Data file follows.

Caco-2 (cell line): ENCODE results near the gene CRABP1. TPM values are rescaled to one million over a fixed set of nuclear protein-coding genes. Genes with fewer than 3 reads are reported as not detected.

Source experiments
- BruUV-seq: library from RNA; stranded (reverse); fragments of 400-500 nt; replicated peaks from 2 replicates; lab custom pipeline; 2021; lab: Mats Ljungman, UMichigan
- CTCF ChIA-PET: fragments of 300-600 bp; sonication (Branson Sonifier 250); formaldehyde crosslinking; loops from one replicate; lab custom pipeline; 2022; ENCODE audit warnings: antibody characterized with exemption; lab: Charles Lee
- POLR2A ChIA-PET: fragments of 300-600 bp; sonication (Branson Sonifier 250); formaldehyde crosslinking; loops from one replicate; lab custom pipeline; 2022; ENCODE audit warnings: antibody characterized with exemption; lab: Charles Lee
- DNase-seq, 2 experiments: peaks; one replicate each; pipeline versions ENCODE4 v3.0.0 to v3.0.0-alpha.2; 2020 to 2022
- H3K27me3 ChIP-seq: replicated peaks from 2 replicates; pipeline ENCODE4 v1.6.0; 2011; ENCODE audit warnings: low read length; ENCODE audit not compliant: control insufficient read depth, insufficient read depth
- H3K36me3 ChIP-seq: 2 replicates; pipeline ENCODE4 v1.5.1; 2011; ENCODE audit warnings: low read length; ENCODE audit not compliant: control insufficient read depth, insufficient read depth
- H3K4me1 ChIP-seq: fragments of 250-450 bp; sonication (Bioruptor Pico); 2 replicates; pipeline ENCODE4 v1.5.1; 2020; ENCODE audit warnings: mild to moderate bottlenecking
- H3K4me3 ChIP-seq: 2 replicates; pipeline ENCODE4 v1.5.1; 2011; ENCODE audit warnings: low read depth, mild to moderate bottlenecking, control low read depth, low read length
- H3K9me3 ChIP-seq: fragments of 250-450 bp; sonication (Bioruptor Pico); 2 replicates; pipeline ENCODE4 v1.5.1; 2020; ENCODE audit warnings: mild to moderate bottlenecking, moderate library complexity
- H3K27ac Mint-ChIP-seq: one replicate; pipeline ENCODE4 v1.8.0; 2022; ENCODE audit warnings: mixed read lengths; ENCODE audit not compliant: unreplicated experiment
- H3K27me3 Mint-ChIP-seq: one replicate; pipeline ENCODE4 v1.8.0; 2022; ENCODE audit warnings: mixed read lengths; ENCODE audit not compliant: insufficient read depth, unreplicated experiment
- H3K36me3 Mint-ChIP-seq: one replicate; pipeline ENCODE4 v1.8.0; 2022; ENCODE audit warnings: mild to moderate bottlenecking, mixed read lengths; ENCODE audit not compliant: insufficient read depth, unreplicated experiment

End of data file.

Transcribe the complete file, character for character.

Caco-2 (cell line): ENCODE results near the gene CRABP1. TPM values are rescaled to one million over a fixed set of nuclear protein-coding genes. Genes with fewer than 3 reads are reported as not detected.

Source experiments
- BruUV-seq: library from RNA; stranded (reverse); fragments of 400-500 nt; replicated peaks from 2 replicates; lab custom pipeline; 2021; lab: Mats Ljungman, UMichigan
- CTCF ChIA-PET: fragments of 300-600 bp; sonication (Branson Sonifier 250); formaldehyde crosslinking; loops from one replicate; lab custom pipeline; 2022; ENCODE audit warnings: antibody characterized with exemption; lab: Charles Lee
- POLR2A ChIA-PET: fragments of 300-600 bp; sonication (Branson Sonifier 250); formaldehyde crosslinking; loops from one replicate; lab custom pipeline; 2022; ENCODE audit warnings: antibody characterized with exemption; lab: Charles Lee
- DNase-seq, 2 experiments: peaks; one replicate each; pipeline versions ENCODE4 v3.0.0 to v3.0.0-alpha.2; 2020 to 2022
- H3K27me3 ChIP-seq: replicated peaks from 2 replicates; pipeline ENCODE4 v1.6.0; 2011; ENCODE audit warnings: low read length; ENCODE audit not compliant: control insufficient read depth, insufficient read depth
- H3K36me3 ChIP-seq: 2 replicates; pipeline ENCODE4 v1.5.1; 2011; ENCODE audit warnings: low read length; ENCODE audit not compliant: control insufficient read depth, insufficient read depth
- H3K4me1 ChIP-seq: fragments of 250-450 bp; sonication (Bioruptor Pico); 2 replicates; pipeline ENCODE4 v1.5.1; 2020; ENCODE audit warnings: mild to moderate bottlenecking
- H3K4me3 ChIP-seq: 2 replicates; pipeline ENCODE4 v1.5.1; 2011; ENCODE audit warnings: low read depth, mild to moderate bottlenecking, control low read depth, low read length
- H3K9me3 ChIP-seq: fragments of 250-450 bp; sonication (Bioruptor Pico); 2 replicates; pipeline ENCODE4 v1.5.1; 2020; ENCODE audit warnings: mild to moderate bottlenecking, moderate library complexity
- H3K27ac Mint-ChIP-seq: one replicate; pipeline ENCODE4 v1.8.0; 2022; ENCODE audit warnings: mixed read lengths; ENCODE audit not compliant: unreplicated experiment
- H3K27me3 Mint-ChIP-seq: one replicate; pipeline ENCODE4 v1.8.0; 2022; ENCODE audit warnings: mixed read lengths; ENCODE audit not compliant: insufficient read depth, unreplicated experiment
- H3K36me3 Mint-ChIP-seq: one replicate; pipeline ENCODE4 v1.8.0; 2022; ENCODE audit warnings: mild to moderate bottlenecking, mixed read lengths; ENCODE audit not compliant: insufficient read depth, unreplicated experiment